The Minnesota Supreme Court has now spoken, bringing to an end the litigation against Cirrus for its alleged failure to train pilot Gary Prokop.
Prokop flew his new Cirrus SR22 into conditions of poor visibility and crashed, killing himself and his passenger. The passenger’s family sued Cirrus, as will as Prokop’s estate, claiming that Cirrus didn’t properly train Prokop on the use of the plane’s autopilot. The wrinkle is that Cirrus had agreed by contract to provide the pilot a full course of training but, when the time came, Cirrus skipped the lesson on using the autopilot to exit bad weather.
A jury awarded more than $10 million to the families of the pilot and passenger. The jury felt that, had Cirrus provided the contracted-for training, the accident wouldn’t have happened.
The Minnesota Court of Appeal reversed. It ruled that Minnesota law permits no claim for injuries suffered as a result of "educational malpractice" and, when you boil it all down, "educational malpractice" was exactly what plaintiffs were claiming. A dissenting judge reasoned that plaintiffs were not claiming that the training was in error, but rather that it wasn’t provided at all. Thus, Minnesota’s bar to "educational malpractice" claims shouldn’t apply.
The Minnesota Supreme Court agreed to review the case. In its decision, handed down just yesterday, the Supreme Court more or less agreed with the dissenting appellate court judge that the case didn’t involve the educational malpractice doctrine. Rather, the Supreme Court felt that the case was really a traditional products liability case. Nonetheless, it ruled for Cirrus.
The Supreme Court reasoned as follows:
- The Cirrus aircraft is a dangerous product;
- Therefore, Cirrus was required to provide instructions on how properly to use the aircraft, including the autopilot, to avoid injury;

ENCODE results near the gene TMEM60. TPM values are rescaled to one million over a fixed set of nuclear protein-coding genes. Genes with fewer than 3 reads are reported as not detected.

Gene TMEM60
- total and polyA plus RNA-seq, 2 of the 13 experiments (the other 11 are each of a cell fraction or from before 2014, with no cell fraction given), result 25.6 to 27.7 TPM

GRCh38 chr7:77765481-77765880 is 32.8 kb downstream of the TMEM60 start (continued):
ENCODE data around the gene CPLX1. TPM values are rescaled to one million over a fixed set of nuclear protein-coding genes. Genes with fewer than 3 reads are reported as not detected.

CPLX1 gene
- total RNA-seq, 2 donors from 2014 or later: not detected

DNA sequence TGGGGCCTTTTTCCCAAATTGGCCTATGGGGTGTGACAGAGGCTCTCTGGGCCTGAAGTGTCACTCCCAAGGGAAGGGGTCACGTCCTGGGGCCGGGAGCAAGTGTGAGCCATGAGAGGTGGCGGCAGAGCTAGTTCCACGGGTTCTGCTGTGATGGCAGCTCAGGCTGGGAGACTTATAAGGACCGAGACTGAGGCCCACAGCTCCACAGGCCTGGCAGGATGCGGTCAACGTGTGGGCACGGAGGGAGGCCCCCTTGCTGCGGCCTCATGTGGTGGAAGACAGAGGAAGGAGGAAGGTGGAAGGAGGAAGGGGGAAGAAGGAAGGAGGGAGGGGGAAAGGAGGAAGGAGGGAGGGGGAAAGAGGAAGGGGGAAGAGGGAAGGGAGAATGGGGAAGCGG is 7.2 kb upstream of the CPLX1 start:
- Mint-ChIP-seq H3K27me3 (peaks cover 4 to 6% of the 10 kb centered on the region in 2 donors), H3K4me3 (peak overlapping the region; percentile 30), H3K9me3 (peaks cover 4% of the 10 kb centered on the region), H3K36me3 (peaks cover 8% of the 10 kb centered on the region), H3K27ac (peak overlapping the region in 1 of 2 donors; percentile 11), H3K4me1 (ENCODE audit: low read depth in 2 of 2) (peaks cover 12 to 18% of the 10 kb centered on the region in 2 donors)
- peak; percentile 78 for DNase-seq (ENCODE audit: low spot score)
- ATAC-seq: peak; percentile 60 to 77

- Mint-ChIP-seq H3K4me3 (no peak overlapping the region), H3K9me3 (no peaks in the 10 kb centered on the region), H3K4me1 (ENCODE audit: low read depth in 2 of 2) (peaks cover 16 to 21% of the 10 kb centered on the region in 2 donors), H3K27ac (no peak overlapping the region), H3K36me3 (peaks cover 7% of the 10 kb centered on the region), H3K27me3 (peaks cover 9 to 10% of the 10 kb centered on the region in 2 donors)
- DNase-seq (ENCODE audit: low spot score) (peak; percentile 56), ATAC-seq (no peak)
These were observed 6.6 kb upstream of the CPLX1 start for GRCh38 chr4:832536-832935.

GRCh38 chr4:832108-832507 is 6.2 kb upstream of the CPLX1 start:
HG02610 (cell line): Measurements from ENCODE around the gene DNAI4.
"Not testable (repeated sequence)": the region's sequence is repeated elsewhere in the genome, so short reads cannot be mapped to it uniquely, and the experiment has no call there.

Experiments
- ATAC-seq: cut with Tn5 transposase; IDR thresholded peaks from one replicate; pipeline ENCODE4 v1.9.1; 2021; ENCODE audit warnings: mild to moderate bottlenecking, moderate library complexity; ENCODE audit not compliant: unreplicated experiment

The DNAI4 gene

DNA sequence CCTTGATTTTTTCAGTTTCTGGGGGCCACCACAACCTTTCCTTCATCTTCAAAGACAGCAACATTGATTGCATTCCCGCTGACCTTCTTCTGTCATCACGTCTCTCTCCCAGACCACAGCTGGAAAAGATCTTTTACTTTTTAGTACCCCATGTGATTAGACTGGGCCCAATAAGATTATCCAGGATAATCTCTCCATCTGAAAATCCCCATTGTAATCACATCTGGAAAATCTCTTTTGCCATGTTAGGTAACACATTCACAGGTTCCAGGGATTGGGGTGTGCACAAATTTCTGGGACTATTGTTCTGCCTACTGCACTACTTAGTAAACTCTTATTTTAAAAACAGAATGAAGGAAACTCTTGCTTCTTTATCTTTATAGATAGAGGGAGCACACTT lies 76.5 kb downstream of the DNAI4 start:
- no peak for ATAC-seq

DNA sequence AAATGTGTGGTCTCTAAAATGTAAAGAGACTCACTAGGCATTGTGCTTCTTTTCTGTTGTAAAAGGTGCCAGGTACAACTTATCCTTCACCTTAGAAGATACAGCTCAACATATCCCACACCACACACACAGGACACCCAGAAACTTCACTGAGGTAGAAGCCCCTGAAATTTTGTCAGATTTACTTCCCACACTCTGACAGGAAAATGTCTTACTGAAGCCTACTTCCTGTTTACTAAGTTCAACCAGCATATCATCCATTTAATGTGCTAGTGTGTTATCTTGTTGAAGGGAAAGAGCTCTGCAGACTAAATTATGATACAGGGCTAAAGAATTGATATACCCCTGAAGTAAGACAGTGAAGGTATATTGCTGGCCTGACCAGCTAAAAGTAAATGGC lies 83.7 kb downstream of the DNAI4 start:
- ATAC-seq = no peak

- Cirrus provided such instructions in its manuals and other written materials;
- No one argues that the written materials were wrong or otherwise inadequate; and
- The fact that Cirrus failed to provide flight training on the use of the autopilot is irrelevant.
Case closed. In short, the Court ruled that while a manufacture has a duty to warn the user about the dangers of a product and how to avoid injury, it does not have a duty to train the user. Finally, the Court ruled that, even if Cirrus had agreed to train the pilot, the failure to do what it agreed allows for only contract damages, not wrongful death damages. While damages for breach of contract are inadequate and ill-suited for cases involving personal injury, the Supreme Court ruled that only contract damages were available under the circumstances.
A dissenting judge disagreed:
a party should not be "immunized[d]. . .from tort liability for his wrongful acts" just because those acts "grow out of" or are "coincident" to a a contract .. .If the mere presence of a contract foreclosed all tort liability, medical malpractice claims would cease to exist. A passenger injured in a car accident while riding in a taxi cab would have only a breach of contract claim against he cab driver and cab company. A paid babysitter who failed to prevent injury to a child would be liable only in contract. . . "